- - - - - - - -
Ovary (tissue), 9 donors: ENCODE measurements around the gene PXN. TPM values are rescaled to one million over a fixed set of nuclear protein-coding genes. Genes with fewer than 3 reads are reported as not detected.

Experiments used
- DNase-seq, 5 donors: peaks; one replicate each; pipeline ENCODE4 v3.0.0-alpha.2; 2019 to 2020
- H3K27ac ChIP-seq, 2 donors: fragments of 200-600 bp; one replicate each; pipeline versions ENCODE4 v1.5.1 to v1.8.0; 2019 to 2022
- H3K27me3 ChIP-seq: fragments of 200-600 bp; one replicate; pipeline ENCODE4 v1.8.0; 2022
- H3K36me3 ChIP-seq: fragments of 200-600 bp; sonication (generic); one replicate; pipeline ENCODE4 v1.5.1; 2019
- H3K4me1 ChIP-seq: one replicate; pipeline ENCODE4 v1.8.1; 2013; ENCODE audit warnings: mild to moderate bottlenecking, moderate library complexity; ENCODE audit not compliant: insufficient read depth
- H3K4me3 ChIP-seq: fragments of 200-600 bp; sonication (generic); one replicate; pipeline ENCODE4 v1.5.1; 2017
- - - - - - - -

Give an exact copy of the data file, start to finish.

Ovary (tissue), 9 donors: ENCODE measurements around the gene PXN. TPM values are rescaled to one million over a fixed set of nuclear protein-coding genes. Genes with fewer than 3 reads are reported as not detected.

Experiments used
- DNase-seq, 5 donors: peaks; one replicate each; pipeline ENCODE4 v3.0.0-alpha.2; 2019 to 2020
- H3K27ac ChIP-seq, 2 donors: fragments of 200-600 bp; one replicate each; pipeline versions ENCODE4 v1.5.1 to v1.8.0; 2019 to 2022
- H3K27me3 ChIP-seq: fragments of 200-600 bp; one replicate; pipeline ENCODE4 v1.8.0; 2022
- H3K36me3 ChIP-seq: fragments of 200-600 bp; sonication (generic); one replicate; pipeline ENCODE4 v1.5.1; 2019
- H3K4me1 ChIP-seq: one replicate; pipeline ENCODE4 v1.8.1; 2013; ENCODE audit warnings: mild to moderate bottlenecking, moderate library complexity; ENCODE audit not compliant: insufficient read depth
- H3K4me3 ChIP-seq: fragments of 200-600 bp; sonication (generic); one replicate; pipeline ENCODE4 v1.5.1; 2017